Network News

X My Profile
View More Activity
Anchored by Melissa Bell  |  About  |  Get Updates:  Twitter  |   Facebook  |  RSS Feeds RSS Feed
Posted at 1:14 PM ET, 12/17/2010

Google parses this history of 500 billion words

By Melissa Bell

books.jpg

Word lovers, rejoice. Google, with the help of Harvard researchers, has created the "Books Ngram Viewer," a dream database to understand the historical and cultural changes of 500 billion words. The data set culled from these words can be downloaded for scholars, but for the amateur student of lexicography, a simple online tool Google Labs built lets people map the changes in our vocabulary since 1500 A.D. For instance, "women" and "men" did not meet in use until 1982. Now "women" appears more often than "men." It's an endlessly entertaining game. And the study, which appeared in the journal Science, has already come up with some fascinating tidbits:

1. The digitized texts make up only 4 percent of all books ever printed. They digitized 5,195,769 books. And that's only 4 percent!? That means 129 million books have been printed? Holy cannoli.

2. Even though this is only 4 percent of all the books ever printed, "If you tried to read only the entries from the year 2000 alone, at the reasonable pace of 200 words/minute, without interruptions for food or sleep, it would take eighty years."

3. I just read "The Professor and the Madman," about the monumental task of putting together the Oxford English Dictionary. Despite the Herculean task (and 20 volumes of text) the computer scanning shows that the dictionary only covers about 25 percent of existing words.

4. Actors become famous at 30 years of age. Politicians at 50. Scientists at 60 and Mathematicians never.

Play around with the tool here.

Update: Love this! One of the readers Peter Pappas points out that everyone needs to go to the Ngram site and type in the words "never gonna give you up." That is all. Thanks, Peter!

By Melissa Bell  | December 17, 2010; 1:14 PM ET
Categories:  The Daily Catch  
Save & Share:  Send E-mail   Facebook   Twitter   Digg   Yahoo Buzz   Del.icio.us   StumbleUpon   Technorati   Google Buzz   Previous: Jon Stewart's campaign for the Zadroga bill (Video)
Next: Word Lens iPhone app: Yet another reason to book that trip to Argentina

Comments

Neat.

Posted by: ozpunk | December 17, 2010 3:07 PM | Report abuse

I've been trying to find a word or phrase that generates a graph that looks like a graph of the Dow since it started. So far the best I've found is "design" (1930-2008, English). I would be interested to know if other people find better matches.

Posted by: paulm9 | December 17, 2010 3:53 PM | Report abuse

Google's "Books Ngram Viewer" is another free online tool that allows us to visualize information in new ways. I explore how to use the tool in the classroom to help students better understand the research method in my blog post - "How To Quantify Culture? Explore 500 Billion Published Words With Google's Ngram Viewer" http://bit.ly/gcKJdp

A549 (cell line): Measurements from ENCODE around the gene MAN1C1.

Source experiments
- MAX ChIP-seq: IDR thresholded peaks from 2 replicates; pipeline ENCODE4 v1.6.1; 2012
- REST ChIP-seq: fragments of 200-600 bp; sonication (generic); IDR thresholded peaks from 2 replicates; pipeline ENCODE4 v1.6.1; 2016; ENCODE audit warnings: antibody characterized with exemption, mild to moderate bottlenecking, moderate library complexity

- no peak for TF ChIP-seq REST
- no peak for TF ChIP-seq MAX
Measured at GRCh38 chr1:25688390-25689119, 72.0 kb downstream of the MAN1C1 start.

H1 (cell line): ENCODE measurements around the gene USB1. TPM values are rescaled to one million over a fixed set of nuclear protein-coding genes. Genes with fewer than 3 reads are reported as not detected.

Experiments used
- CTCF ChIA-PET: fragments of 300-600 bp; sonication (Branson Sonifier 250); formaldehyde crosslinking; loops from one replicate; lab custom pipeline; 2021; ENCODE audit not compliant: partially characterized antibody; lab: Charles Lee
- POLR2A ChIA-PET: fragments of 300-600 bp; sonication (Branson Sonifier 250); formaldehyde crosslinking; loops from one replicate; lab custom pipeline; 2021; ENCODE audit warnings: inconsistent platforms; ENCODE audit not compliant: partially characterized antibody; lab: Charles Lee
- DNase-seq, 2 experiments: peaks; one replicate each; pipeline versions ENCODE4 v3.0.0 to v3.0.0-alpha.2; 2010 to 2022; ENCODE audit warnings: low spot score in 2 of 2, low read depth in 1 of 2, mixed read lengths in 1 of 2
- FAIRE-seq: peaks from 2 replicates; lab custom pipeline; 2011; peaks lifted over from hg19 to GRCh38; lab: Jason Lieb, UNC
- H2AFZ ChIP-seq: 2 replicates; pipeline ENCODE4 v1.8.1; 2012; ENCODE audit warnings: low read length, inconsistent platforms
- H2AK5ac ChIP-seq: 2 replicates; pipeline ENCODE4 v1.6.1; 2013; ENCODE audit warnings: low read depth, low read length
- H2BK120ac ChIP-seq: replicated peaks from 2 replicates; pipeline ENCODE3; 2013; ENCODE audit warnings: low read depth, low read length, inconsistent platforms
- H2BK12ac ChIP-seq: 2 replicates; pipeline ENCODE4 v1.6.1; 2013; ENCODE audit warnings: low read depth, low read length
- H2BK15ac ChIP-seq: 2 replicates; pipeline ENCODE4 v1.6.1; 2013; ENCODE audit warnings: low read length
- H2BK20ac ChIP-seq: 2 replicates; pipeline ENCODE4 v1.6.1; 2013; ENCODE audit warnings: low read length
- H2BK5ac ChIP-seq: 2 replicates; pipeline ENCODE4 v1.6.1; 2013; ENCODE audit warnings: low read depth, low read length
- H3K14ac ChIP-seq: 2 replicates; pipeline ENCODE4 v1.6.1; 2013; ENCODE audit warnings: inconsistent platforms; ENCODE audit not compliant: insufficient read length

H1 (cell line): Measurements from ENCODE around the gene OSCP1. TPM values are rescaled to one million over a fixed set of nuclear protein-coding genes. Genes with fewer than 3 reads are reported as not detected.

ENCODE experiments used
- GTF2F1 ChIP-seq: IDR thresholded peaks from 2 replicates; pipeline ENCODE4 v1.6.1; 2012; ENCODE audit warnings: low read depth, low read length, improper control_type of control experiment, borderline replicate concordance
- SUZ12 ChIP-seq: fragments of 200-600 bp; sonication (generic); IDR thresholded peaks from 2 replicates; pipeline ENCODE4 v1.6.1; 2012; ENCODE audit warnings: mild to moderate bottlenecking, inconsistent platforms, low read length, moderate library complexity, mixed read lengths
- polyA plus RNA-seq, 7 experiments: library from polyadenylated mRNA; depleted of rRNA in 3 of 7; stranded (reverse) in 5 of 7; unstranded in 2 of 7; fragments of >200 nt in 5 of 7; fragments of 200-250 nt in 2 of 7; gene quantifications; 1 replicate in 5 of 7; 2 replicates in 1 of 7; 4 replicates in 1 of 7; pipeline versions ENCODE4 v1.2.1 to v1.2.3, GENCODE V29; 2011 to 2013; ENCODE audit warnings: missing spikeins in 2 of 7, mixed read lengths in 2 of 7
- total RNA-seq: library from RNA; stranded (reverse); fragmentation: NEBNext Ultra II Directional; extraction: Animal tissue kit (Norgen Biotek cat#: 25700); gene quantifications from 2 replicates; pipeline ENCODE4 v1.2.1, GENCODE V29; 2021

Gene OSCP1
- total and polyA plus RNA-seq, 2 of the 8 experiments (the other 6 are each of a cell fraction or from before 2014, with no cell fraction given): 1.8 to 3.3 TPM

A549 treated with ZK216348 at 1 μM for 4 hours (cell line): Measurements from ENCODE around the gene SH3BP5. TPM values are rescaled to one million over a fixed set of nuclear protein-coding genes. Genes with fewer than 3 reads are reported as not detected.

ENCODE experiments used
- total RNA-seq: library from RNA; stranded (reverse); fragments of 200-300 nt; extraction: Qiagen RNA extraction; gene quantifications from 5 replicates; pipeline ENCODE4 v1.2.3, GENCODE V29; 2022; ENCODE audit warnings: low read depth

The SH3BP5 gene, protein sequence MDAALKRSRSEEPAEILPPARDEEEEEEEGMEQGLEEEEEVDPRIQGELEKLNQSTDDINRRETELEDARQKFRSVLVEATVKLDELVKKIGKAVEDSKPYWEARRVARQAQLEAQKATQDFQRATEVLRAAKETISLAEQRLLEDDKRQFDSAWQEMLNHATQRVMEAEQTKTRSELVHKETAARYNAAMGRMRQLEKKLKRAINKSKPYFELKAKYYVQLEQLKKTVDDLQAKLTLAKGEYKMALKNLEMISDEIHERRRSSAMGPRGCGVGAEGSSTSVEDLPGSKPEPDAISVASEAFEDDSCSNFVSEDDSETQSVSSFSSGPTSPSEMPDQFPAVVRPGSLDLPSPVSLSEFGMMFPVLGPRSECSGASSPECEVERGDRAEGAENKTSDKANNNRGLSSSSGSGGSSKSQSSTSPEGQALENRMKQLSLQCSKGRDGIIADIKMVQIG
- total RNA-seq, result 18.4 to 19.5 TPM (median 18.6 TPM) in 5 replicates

PS - It includes a Rickrolling Easter Egg - Search for "never gonna give you up" and see what pops up!

Posted by: peterpappas | December 17, 2010 4:28 PM | Report abuse

Looking at the pretty charts in Culturomics and the new Google Books interface is nice. But of course there is much more to looking at cultural / language change than just using simple frequency charts of exact words and phrases.

The NEH-funded, 400 million word Corpus of Historical American English (freely available at http://corpus.byu.edu/coha) allows for a much wider ranges of searches. Besides frequency lists like Google Books (with essentially the same results), simple 2-3 second searches can find changes in word meaning and usage (e.g. gay, care, web; or what we're saying about any topic over time), grammatical changes, and it can find *all words* that are more frequent in one period than another (rather than one by one, as with Google Books), as well as much more.

More information at:
http://corpus.byu.edu/coha/compare-culturomics.asp

Posted by: CorpusProf | December 20, 2010 10:56 AM | Report abuse

Post a Comment

We encourage users to analyze, comment on and even challenge washingtonpost.com's articles, blogs, reviews and multimedia features.

User reviews and comments that include profanity or personal attacks or other inappropriate comments or material will be removed from the site. Additionally, entries that are unsigned or contain "signatures" by someone other than the actual author will be removed. Finally, we will take steps to block users who violate any of our posting standards, terms of use or privacy policies or any other policies governing this site. Please review the full rules governing commentaries and discussions.




characters remaining

 
 
RSS Feed
Subscribe to The Post

© 2010 The Washington Post Company